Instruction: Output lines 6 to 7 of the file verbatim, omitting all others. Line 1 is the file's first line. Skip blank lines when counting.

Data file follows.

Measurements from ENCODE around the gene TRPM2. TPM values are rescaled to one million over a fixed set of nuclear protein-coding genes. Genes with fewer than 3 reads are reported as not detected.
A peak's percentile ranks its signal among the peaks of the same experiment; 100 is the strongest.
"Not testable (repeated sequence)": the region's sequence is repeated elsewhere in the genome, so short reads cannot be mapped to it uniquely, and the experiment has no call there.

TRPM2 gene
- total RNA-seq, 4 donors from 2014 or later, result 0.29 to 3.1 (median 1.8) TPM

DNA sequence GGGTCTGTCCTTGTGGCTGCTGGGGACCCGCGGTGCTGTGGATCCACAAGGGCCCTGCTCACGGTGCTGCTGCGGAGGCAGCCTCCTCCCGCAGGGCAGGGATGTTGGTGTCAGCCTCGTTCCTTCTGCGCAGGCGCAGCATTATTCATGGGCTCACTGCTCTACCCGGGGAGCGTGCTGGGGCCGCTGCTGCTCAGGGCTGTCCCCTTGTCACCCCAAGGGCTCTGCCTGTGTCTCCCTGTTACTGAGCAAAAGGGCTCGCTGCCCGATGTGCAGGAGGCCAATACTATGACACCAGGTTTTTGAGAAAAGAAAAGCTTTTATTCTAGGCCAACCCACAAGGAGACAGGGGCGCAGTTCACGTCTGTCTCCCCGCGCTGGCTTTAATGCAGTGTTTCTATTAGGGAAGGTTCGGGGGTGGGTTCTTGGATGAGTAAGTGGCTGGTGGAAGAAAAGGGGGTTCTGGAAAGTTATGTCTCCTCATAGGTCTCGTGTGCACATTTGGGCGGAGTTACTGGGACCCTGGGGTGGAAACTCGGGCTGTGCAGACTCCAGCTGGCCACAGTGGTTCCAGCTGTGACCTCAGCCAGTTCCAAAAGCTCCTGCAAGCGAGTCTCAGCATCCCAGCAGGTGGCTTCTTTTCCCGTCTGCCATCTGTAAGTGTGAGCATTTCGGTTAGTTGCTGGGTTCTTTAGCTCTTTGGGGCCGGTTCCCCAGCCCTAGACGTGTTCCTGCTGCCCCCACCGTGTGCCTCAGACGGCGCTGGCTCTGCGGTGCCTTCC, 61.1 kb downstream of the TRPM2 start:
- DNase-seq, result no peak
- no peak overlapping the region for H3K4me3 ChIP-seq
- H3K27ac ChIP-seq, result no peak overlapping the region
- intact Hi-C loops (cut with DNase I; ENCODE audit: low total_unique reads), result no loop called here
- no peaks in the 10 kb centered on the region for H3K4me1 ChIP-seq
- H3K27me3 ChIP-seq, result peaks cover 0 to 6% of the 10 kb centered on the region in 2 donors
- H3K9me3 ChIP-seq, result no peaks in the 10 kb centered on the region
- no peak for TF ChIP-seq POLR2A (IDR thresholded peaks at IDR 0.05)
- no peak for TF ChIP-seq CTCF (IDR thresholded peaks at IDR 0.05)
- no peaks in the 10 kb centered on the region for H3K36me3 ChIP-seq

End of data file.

DNA sequence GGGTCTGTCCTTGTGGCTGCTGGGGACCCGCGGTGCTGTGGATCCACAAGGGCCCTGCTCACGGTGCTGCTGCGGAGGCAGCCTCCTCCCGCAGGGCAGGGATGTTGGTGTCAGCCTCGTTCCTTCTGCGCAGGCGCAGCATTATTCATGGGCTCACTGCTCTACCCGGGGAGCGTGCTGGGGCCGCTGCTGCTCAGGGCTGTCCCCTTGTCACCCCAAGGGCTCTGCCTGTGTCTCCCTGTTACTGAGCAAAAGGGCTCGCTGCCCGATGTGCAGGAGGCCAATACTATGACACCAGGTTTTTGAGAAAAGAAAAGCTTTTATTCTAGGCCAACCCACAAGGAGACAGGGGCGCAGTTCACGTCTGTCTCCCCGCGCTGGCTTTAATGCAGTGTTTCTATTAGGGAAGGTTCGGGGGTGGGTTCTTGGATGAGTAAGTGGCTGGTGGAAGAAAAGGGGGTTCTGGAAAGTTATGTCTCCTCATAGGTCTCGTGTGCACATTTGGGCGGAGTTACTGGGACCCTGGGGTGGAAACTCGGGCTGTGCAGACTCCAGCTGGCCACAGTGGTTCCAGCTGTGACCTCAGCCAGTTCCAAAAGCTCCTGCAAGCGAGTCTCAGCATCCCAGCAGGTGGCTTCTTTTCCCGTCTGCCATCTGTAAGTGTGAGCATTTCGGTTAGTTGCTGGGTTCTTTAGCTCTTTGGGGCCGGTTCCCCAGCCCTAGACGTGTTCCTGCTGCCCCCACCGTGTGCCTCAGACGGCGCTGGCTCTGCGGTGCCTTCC, 61.1 kb downstream of the TRPM2 start:
- DNase-seq, result no peak